Friday, August 9, 2013


Do you remember twenty years ago when all this new technology started coming out - cell phones, personal computers, televisions with remote controls and without bunny ears - and everyone promised that as innovation improved, these items were only going to get smaller and cheaper?

What happened to that?

When I was growing up, we had a bag phone.  The battery was twice the size of today's smart phones, the handset was Zach Morris big, and you had to take the whole bag with you, plug it into your cigarette lighter, and stay in your car but it was mobile!  We had a mobile phone!  ...for a mere fraction of what today's phones costs.  They got smaller, but not at all cheaper.

Televisions cost  a pretty penny back then, even for the smaller models.  For what our old 25" set cost, you could get a larger one today.  Not the largest, of course - those things are monsters.  People are putting full-size theaters into their homes now, on a budget!  They got cheaper, but not really smaller.

And it seems the smaller the computer you're buying, the more expensive it is.  I'm not sure how that works.

It seems the promises of twenty years ago are a little muddled in the Twenty-First Century.

Unfortunately, so is the promise of God.  Jesus seems to be the only thing these days that is both smaller and cheaper.

How can Christ be cheaper? you ask.  Grace was always free.

Yes and no.  Grace has always been free, but the grace of God has also had power.  It's still free, but it's virtually powerless.  It's because we've taken away the mandate that grace changes you.  Instead of offering you grace as this beautiful gift in the hopes that it will strengthen, empower, and humble you in awe of the incredible mercy of God, we throw grace around like it's nothing, like it doesn't do anything but wipe your sins away.  This bothers me.

We tell people not to worry about what they do wrong, not to concern themselves with falling short because God's grace is there.  God's grace, we tell them, covers you and it doesn't much matter what you do as long as you keep asking for grace.  That severely cheapens grace.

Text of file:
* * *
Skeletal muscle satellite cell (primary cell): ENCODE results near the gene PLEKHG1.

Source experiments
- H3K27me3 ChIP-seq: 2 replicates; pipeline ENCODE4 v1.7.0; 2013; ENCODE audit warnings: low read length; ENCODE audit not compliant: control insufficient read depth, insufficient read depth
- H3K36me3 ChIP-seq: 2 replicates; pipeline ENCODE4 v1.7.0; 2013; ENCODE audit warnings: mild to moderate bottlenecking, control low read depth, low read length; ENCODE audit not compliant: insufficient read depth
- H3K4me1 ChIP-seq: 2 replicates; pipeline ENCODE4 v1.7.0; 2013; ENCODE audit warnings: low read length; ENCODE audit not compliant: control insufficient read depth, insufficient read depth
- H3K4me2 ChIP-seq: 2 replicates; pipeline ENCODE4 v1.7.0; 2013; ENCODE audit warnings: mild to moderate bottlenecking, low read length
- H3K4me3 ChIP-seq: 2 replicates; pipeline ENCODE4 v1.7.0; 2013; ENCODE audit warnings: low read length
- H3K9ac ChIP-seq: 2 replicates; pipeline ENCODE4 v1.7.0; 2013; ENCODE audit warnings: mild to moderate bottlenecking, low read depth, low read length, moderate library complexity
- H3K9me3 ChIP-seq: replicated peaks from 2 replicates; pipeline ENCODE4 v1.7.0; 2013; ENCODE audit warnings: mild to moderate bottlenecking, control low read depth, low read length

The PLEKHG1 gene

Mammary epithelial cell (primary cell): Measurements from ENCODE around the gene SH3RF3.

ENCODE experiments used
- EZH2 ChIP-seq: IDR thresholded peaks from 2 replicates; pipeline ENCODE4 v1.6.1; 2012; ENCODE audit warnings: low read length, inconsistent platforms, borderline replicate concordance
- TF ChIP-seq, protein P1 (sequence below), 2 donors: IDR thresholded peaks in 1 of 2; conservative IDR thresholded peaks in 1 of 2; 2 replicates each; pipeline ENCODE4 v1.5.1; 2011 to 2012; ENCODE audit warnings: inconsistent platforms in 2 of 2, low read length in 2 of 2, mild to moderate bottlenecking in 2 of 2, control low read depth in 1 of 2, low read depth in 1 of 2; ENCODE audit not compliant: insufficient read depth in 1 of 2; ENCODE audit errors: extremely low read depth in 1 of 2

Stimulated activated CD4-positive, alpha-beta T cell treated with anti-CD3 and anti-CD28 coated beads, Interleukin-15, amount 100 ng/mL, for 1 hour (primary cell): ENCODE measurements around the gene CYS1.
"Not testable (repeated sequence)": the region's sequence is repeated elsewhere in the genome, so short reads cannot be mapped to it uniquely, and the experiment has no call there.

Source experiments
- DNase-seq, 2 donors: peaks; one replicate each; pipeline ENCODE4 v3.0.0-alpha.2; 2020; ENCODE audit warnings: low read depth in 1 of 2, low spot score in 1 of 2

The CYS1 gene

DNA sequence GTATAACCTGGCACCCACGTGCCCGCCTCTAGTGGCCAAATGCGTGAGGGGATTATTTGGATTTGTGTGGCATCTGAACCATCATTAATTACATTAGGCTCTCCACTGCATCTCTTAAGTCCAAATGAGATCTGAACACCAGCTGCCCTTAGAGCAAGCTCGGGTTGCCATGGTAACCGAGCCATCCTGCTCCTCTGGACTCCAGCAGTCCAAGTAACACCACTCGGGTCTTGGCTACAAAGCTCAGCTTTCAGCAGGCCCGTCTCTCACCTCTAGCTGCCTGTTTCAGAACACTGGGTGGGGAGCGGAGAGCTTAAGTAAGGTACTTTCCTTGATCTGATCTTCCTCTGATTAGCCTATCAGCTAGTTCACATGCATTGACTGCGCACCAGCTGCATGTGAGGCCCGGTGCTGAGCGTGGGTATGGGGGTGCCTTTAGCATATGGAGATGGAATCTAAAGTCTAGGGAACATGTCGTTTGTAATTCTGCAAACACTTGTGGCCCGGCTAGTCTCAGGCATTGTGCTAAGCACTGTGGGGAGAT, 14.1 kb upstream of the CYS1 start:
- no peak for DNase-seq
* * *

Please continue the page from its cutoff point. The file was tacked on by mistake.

Grace is supposed to change you.  It is supposed to transform you.  It is supposed to make you aware of your brokenness and repentant of your misdeeds.  It is supposed to bring you back to God in relationship, not a revolving door of asking for grace.  It's not supposed to excuse the things you do; it is supposed to redeem them.  Grace doesn't do that any more, not in the way we think of it.  Grace

And unfortunately, this very diminishment of grace also diminishes God.  It makes Him look smaller.  It makes Him just a tiny part of what you do, a small fraction of the way you live.  If His grace doesn't change you, His mercy doesn't define you.  If you aren't humbled by what God does in your life, then you don't look any smaller.  And if you don't look any smaller, God doesn't look so big.  If God doesn't look so big, how incredibly small He has become!

Consider the way the people in the Bible knew God.  They knew Him enough to run to Him in times of trouble.  They knew His character enough to pray to Him.  They trusted His strength enough to lean on Him.  They trusted His heart enough to rest in Him.  What about us?  We are a generation that knows Him enough to go to His church *most* Sunday mornings and kind of sort of think about Him every now and then.  In His story, He is everything to His people.  To us....don't you see how He is much less?

I used to look forward to the days when things were going to be smaller and cheaper.  Some days, I still do.  But if a smaller, cheaper promise leads to a smaller, cheaper God, that's not a deal I'm willing to make.  God takes my everything.  He deserves my everything.  Because I want Him to be my everything.

Which means I have to be smaller and let myself be changed and humbled by His grace.

Which has always been free.

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